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Objects available for gc?

 
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I was reading through one of Corey's blogs on garbage collection and have a question. I have posted the accompanying code below:

After methodA executes, what is available for garbage collection? I would expect the answer to be two (d and e) for the following reasons:

1. c is never initialized and hence no object is created to be available for garbage collection
2. the object created/assigned to b is now referred to by the instance variable a
3. d is a local variable that has its scope limited to methodA
4. e is a local variable that has its scope limited to methodA

Can someone please confirm the above expectations?
[ July 09, 2004: Message edited by: Chris Allen ]
 
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Actually, there are no objects eligible for garbage collection when methodA completes. Here's the explanation...



The array that is created (and referenced by b) is returned to the invoking method and is later referenced by the instance variable, a. This array, therefore, can not be garbage collected.

The variable c is never initialized. This variable, therefore, refers to null and there is no object to collect.

The variable d refers to a boolean primitive. Primitives are not objects and are not subject to garbage collection. Primitives can be ignored for the purposes of garbage collection.

The variable e refers to a String literal. String literals are never garbage collected (at least not as most objects are). This is because String literals are referenced from the constant String Literal Pool. Don't worry about this - it's not on the exam. If you're interested, you can search this forum and find a lot of info on it, though.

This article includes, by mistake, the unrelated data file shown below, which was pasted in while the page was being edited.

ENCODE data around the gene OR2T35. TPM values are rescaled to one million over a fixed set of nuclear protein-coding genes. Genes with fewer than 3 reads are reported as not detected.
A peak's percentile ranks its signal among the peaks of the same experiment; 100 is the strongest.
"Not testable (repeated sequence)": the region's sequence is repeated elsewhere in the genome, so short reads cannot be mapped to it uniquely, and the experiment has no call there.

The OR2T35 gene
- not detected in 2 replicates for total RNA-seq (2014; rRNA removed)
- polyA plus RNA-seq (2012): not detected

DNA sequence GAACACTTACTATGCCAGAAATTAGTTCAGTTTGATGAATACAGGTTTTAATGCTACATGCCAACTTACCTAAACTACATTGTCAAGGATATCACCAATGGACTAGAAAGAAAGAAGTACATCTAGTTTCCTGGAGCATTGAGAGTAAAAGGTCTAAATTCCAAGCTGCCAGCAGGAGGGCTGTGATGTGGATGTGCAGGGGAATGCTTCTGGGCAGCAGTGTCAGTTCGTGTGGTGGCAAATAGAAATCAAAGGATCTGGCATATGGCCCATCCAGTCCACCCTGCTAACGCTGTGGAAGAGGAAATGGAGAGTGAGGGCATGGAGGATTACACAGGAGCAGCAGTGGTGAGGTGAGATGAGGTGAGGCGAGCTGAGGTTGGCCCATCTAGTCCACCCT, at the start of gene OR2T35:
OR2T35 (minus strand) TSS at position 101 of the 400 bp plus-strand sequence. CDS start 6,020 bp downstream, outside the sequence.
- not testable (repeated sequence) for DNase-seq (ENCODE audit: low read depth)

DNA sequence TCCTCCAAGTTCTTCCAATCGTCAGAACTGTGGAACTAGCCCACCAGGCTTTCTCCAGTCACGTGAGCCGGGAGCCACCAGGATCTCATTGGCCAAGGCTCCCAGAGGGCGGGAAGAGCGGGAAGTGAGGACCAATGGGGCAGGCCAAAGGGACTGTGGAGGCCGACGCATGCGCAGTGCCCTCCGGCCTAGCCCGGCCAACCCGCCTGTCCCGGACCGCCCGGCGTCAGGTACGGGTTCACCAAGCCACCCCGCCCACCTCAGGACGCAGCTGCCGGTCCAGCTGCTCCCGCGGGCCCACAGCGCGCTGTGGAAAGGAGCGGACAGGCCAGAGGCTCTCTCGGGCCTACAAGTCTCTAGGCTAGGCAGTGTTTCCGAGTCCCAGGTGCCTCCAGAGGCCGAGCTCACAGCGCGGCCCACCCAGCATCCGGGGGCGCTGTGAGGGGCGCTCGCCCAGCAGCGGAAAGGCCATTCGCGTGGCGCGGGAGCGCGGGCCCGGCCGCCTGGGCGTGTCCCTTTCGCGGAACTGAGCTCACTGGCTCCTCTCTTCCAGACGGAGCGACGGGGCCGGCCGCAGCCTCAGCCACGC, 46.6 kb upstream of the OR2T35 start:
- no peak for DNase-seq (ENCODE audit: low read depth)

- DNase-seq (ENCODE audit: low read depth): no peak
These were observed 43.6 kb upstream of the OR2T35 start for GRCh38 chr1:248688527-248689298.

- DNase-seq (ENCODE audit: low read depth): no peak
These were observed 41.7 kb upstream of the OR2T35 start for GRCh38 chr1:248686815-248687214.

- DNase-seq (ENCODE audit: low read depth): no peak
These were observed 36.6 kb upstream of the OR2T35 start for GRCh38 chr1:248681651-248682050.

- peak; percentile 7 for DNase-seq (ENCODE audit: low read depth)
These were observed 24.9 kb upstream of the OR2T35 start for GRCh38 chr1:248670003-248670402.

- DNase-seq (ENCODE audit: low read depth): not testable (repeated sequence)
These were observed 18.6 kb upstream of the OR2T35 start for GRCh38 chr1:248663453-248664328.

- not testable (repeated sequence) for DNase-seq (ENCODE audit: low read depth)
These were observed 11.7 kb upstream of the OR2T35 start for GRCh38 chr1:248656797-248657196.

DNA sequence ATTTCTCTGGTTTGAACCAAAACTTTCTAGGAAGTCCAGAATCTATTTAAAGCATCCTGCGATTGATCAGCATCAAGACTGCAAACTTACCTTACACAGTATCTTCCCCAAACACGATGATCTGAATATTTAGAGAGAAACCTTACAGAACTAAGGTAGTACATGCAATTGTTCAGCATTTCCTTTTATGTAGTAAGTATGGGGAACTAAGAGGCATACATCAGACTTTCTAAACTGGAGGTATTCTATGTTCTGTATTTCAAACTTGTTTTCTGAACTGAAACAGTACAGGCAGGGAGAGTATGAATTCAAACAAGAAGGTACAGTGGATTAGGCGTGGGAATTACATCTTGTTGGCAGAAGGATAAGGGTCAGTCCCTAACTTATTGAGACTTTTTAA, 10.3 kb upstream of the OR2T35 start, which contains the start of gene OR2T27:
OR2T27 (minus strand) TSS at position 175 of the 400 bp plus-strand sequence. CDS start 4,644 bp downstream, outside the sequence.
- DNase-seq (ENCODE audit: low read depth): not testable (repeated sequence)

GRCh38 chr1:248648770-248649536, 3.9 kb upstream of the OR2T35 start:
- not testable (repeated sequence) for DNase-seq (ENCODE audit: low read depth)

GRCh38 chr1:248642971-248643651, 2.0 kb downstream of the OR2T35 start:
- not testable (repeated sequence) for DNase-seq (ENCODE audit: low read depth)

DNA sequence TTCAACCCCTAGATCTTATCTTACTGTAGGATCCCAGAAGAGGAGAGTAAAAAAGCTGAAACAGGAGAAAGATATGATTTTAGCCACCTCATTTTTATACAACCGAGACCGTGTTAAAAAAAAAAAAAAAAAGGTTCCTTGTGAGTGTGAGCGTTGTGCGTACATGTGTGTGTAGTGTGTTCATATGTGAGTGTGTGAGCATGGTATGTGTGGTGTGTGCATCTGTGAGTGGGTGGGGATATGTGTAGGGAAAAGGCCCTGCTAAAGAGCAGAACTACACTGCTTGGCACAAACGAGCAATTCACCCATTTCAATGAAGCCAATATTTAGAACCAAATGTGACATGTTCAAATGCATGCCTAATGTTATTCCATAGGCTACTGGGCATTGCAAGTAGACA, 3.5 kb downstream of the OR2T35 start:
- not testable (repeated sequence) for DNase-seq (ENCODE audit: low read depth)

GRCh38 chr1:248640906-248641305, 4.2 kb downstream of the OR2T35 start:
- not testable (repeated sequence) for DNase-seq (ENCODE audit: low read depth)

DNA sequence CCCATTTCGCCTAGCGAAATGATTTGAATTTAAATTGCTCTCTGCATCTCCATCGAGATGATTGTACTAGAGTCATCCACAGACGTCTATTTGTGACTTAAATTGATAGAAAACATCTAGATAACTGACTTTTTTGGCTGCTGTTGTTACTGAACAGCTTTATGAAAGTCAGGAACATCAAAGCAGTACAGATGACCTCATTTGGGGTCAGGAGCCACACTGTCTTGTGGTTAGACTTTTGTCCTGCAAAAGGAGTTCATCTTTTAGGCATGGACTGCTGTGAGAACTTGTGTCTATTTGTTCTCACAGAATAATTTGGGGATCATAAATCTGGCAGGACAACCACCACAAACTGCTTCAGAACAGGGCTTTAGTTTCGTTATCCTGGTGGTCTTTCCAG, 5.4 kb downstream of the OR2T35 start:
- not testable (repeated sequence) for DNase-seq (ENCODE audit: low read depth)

That's it. Every object is accounted for and nothing is eligible for garbage collection.
 
Chris Allen
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Thanks for the reply Corey. Just to complete my understanding, I have changed the methodA definition slightly as below:

I have added the wrapper class Integer variable definition and and Object definition. Would f and g be eligible for garbage collection at the end of the method? I think this covers off every type of variable that could be defined (i.e. primitive, wrapper, array, reference variable) to determine the gc rules. Thanks for clarifying that primitives are not eligible for the gc rules.
 
Corey McGlone
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First of all, this won't even compile:



An Integer (the wrapper object, not the primitive, int) is an object. You can't assign a primitive value to an object reference variable. If you wanted to make an Integer object with the value of 5, you should do this:



Given that you've done that correctly, both of the objects originally referred to by f and g would be eligible for garbage collection when methodA terminates. The reason for this is that the only references to those objects, f and g, will have gone out of scope. Once those references are gone, the objects will have no active references and will be eligible for GC.
 
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Hi Corey,

If methodA does not return b and is a void method then what will be the state of variables a and b???

will they be garbage collected after the termination of methodA??

Kaps
[ July 09, 2004: Message edited by: kapil munjal ]
 
Corey McGlone
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Well, if methodA is a void method, you can't have this line:



This won't work because methodA doesn't return anything. Therefore, the variable a will reference nothing and there's no need to collect anything.

As far as the array originally referenced by b goes, it would be just the same as the other local objects in methodA. Once methodA terminates, that object will be eligible for garbage collection because there would then be no active references to it.

Be sure to give this a read.
 
Chris Allen
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Originally posted by Corey McGlone:
[QB]First of all, this won't even compile:



An Integer (the wrapper object, not the primitive, int) is an object. You can't assign a primitive value to an object reference variable. If you wanted to make an Integer object with the value of 5, you should do this:




Sorry about that. I should have compiled in advance of the posting. Thanks for responding in spite of the 'newbie' error.
 
Don't get me started about those stupid light bulbs.
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